If many of the leadership theories and models examine how the behavior of the follower influences the activity and behavior of the leader, others take the reverse approach by focusing on how the behavior of the leader impacts the follower. One of these theories is the path-goal theory of leadership, supporting the idea that the leader's style will affect the characteristics of the follower and his approach to the situation at hand.

The software industry presents some of the most interesting situations of both individual leaders and leadership processes. First of all, the software industry has some very interesting and unique characteristics. One of these is, for example, especially in the start-up industries, that the leaders also have a technical background. They have worked previously in the past in the software industry and this has helped them built the technical background that later on could be used to work with their followers. This is true from Larry Paige and Sergei Brin to Bill Gates, the most iconic leader in the software industry, going through Steve Jobs. Many of the leaders within these companies also have technical backgrounds: Marissa Meyer, for example, VP at Google in charge with products development has an engineering background.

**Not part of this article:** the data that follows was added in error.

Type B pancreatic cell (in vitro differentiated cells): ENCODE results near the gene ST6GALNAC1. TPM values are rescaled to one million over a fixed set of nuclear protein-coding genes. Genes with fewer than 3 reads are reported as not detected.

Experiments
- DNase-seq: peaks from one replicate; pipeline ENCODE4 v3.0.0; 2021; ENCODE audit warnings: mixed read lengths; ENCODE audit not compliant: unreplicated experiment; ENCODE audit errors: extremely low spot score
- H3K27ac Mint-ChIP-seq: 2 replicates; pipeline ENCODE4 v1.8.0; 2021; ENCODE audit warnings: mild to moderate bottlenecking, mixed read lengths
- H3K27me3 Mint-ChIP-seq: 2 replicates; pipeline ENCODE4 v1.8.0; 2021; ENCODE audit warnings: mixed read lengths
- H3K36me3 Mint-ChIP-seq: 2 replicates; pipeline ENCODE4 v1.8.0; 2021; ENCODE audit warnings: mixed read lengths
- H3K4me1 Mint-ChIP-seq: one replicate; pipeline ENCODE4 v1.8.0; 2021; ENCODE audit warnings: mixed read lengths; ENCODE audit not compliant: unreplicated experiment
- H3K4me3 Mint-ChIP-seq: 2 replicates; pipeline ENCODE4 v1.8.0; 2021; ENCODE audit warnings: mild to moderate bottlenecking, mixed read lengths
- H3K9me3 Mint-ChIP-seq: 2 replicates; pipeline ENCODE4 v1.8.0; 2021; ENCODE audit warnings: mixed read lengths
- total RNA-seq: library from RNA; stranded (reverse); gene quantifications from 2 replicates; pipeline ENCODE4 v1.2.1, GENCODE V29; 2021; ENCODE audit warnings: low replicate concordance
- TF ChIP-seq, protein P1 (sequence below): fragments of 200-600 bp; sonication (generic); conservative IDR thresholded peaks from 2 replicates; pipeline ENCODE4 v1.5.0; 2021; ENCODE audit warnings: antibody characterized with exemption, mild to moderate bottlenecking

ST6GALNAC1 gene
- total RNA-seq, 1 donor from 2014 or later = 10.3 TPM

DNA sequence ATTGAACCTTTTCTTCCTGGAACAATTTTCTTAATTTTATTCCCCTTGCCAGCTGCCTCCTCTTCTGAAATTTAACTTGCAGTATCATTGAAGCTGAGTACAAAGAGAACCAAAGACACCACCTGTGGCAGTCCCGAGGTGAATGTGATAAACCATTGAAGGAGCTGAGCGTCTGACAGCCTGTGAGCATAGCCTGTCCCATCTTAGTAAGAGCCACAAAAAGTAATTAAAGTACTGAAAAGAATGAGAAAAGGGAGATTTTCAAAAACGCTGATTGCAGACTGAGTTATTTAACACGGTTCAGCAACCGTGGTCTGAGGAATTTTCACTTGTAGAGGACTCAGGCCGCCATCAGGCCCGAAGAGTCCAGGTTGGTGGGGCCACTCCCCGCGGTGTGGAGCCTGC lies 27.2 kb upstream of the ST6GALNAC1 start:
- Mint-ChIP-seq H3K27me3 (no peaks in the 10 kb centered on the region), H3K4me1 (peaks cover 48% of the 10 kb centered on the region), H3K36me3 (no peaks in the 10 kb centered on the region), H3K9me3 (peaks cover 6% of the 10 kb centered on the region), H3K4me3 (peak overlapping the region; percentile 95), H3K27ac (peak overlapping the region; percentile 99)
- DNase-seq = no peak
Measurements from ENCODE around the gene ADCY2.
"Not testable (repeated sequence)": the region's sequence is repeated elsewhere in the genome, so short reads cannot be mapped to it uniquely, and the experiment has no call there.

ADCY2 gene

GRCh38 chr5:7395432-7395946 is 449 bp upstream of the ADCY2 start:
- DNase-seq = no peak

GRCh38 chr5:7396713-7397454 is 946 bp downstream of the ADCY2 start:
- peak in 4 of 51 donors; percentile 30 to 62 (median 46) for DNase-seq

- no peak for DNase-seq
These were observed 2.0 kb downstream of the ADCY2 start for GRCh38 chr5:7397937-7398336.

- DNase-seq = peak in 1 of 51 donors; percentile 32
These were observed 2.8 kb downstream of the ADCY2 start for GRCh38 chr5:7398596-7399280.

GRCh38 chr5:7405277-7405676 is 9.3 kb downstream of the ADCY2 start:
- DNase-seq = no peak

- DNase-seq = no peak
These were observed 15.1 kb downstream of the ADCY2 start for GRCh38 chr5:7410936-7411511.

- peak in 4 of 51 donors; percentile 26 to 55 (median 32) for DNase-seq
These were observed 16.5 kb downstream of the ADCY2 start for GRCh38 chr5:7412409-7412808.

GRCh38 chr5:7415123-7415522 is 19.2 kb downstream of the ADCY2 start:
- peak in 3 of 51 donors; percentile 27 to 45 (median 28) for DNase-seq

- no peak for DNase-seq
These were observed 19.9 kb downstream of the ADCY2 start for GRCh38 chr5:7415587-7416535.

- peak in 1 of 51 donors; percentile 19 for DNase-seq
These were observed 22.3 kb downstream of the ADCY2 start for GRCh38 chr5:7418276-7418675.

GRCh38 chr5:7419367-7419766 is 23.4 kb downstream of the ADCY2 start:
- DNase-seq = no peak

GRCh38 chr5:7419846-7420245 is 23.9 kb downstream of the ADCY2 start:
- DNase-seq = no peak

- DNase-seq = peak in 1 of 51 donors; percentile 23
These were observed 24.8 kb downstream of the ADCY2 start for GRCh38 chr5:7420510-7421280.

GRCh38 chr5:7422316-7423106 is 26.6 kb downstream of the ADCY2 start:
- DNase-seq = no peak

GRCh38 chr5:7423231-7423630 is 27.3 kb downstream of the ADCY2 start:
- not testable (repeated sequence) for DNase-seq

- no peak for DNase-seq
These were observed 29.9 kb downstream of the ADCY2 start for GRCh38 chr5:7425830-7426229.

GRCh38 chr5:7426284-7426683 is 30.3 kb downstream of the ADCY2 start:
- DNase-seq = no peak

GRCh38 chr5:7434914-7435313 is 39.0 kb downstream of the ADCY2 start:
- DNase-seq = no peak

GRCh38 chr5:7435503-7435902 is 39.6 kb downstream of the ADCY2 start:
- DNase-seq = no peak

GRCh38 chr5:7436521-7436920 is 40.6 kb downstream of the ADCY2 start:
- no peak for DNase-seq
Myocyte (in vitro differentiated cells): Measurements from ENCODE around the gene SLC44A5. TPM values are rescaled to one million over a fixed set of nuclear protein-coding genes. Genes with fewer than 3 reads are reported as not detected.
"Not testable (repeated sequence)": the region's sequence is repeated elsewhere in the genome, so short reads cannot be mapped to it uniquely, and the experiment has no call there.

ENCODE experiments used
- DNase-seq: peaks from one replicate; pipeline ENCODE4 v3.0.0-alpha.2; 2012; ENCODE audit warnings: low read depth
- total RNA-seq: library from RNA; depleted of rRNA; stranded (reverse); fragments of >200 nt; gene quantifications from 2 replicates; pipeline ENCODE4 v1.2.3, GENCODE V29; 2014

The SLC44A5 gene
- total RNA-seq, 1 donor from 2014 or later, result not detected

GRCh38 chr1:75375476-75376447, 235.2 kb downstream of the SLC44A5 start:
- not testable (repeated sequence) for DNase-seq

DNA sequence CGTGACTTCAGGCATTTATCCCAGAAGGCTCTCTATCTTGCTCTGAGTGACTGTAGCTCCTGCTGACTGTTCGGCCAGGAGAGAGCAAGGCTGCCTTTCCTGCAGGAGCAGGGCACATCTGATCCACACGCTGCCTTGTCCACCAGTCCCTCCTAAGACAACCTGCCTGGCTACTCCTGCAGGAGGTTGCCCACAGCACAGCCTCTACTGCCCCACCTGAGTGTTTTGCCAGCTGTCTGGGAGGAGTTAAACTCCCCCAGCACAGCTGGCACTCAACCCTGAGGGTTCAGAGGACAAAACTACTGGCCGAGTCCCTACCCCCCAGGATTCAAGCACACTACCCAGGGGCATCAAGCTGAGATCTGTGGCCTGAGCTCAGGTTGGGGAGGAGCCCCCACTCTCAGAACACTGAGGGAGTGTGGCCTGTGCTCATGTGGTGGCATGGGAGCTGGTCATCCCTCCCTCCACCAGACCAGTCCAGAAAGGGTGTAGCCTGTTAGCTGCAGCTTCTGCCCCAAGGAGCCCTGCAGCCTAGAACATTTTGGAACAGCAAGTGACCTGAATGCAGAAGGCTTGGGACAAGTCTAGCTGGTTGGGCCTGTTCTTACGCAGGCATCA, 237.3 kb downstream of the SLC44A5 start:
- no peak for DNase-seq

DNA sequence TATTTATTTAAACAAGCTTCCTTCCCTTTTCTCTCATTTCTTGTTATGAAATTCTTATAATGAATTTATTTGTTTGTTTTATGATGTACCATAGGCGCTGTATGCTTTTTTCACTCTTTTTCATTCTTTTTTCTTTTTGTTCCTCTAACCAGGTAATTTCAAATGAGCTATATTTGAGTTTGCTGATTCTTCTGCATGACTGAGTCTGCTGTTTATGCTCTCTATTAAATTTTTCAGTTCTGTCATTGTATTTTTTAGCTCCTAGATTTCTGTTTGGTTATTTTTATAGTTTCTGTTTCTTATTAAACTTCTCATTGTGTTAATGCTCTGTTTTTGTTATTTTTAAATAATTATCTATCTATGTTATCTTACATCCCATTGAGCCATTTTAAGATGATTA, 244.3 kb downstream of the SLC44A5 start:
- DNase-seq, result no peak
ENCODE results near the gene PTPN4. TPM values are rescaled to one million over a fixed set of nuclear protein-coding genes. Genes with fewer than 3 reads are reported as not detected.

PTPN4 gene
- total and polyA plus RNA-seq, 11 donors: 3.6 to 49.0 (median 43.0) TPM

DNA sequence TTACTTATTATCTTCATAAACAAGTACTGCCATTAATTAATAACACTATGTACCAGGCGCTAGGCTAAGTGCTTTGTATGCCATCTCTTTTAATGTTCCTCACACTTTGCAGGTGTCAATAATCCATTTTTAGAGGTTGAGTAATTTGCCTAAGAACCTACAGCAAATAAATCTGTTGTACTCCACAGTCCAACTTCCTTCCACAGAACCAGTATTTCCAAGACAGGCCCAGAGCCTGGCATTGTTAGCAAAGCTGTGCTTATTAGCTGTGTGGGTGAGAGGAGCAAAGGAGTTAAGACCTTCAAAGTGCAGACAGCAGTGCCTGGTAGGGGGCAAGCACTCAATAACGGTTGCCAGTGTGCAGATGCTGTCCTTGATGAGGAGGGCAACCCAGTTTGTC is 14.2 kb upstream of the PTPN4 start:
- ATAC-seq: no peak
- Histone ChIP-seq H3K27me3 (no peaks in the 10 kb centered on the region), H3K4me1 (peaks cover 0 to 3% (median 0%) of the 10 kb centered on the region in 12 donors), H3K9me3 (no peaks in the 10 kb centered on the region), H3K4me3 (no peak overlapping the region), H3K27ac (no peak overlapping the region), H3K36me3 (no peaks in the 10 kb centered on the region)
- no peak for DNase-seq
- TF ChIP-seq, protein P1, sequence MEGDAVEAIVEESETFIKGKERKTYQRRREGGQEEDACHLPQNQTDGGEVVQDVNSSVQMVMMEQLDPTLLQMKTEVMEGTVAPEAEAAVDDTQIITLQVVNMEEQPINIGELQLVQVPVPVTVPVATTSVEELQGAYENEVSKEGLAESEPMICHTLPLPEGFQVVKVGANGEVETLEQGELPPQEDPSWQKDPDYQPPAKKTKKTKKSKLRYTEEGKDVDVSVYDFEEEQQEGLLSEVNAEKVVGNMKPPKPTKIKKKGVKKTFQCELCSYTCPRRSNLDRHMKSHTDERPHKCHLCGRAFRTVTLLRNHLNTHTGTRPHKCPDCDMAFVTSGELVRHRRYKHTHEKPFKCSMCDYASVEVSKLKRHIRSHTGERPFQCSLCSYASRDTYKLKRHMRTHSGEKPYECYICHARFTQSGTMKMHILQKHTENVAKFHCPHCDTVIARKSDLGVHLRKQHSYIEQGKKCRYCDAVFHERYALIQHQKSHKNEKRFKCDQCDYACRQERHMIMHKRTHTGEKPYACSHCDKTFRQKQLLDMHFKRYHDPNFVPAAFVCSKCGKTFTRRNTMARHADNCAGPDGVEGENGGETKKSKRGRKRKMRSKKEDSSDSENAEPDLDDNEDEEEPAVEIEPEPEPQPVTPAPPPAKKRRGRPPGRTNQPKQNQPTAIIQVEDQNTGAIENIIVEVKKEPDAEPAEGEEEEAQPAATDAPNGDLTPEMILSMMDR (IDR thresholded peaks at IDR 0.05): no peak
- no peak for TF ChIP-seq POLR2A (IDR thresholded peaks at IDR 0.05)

The reason that many of the leaders in the software industry… [END OF PREVIEW] . . . READ MORE

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How to Cite "Theoretical Views on Leadership Applied" Term Paper in a Bibliography:

APA Style

Theoretical Views on Leadership Applied.  (2008, August 10).  Retrieved October 30, 2020, from

MLA Format

"Theoretical Views on Leadership Applied."  10 August 2008.  Web.  30 October 2020. <>.

Chicago Style

"Theoretical Views on Leadership Applied."  August 10, 2008.  Accessed October 30, 2020.